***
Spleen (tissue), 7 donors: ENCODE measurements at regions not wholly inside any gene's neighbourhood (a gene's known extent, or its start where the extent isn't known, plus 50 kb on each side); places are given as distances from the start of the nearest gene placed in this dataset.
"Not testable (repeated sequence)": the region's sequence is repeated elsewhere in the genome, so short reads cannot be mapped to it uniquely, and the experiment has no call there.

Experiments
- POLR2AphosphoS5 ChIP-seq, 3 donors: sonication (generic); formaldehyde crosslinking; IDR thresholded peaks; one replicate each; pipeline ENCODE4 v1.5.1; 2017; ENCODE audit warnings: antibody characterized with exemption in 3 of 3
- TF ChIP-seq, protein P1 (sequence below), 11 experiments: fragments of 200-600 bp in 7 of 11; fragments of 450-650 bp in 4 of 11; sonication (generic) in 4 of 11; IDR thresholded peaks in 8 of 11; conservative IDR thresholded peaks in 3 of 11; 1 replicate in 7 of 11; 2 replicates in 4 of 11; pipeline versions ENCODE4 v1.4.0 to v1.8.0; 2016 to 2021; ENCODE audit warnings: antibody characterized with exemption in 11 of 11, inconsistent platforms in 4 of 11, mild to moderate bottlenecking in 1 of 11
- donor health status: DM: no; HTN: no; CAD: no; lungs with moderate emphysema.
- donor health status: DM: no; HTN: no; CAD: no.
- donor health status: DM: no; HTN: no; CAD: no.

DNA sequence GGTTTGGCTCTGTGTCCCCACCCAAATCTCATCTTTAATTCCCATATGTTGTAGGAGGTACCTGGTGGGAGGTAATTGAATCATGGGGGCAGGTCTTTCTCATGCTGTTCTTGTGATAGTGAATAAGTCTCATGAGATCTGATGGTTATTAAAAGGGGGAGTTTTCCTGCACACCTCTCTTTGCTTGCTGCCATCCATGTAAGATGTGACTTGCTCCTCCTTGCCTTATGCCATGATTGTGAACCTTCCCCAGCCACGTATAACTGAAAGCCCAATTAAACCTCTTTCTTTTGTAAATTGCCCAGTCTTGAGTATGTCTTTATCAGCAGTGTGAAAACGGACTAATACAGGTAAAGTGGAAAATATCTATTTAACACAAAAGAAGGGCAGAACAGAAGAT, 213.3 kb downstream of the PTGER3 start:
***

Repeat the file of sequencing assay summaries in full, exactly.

Spleen (tissue), 7 donors: ENCODE measurements at regions not wholly inside any gene's neighbourhood (a gene's known extent, or its start where the extent isn't known, plus 50 kb on each side); places are given as distances from the start of the nearest gene placed in this dataset.
"Not testable (repeated sequence)": the region's sequence is repeated elsewhere in the genome, so short reads cannot be mapped to it uniquely, and the experiment has no call there.

Experiments
- POLR2AphosphoS5 ChIP-seq, 3 donors: sonication (generic); formaldehyde crosslinking; IDR thresholded peaks; one replicate each; pipeline ENCODE4 v1.5.1; 2017; ENCODE audit warnings: antibody characterized with exemption in 3 of 3
- TF ChIP-seq, protein P1 (sequence below), 11 experiments: fragments of 200-600 bp in 7 of 11; fragments of 450-650 bp in 4 of 11; sonication (generic) in 4 of 11; IDR thresholded peaks in 8 of 11; conservative IDR thresholded peaks in 3 of 11; 1 replicate in 7 of 11; 2 replicates in 4 of 11; pipeline versions ENCODE4 v1.4.0 to v1.8.0; 2016 to 2021; ENCODE audit warnings: antibody characterized with exemption in 11 of 11, inconsistent platforms in 4 of 11, mild to moderate bottlenecking in 1 of 11
- donor health status: DM: no; HTN: no; CAD: no; lungs with moderate emphysema.
- donor health status: DM: no; HTN: no; CAD: no.
- donor health status: DM: no; HTN: no; CAD: no.

DNA sequence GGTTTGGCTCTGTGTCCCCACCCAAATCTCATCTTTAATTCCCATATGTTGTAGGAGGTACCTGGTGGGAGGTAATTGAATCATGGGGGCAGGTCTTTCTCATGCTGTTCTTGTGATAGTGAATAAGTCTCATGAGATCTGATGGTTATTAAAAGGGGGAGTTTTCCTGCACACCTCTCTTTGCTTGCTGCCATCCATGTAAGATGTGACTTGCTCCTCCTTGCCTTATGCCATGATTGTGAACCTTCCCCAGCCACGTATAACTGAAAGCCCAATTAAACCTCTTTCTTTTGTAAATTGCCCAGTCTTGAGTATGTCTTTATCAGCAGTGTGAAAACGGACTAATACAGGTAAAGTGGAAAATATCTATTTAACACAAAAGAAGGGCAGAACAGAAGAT, 213.3 kb downstream of the PTGER3 start: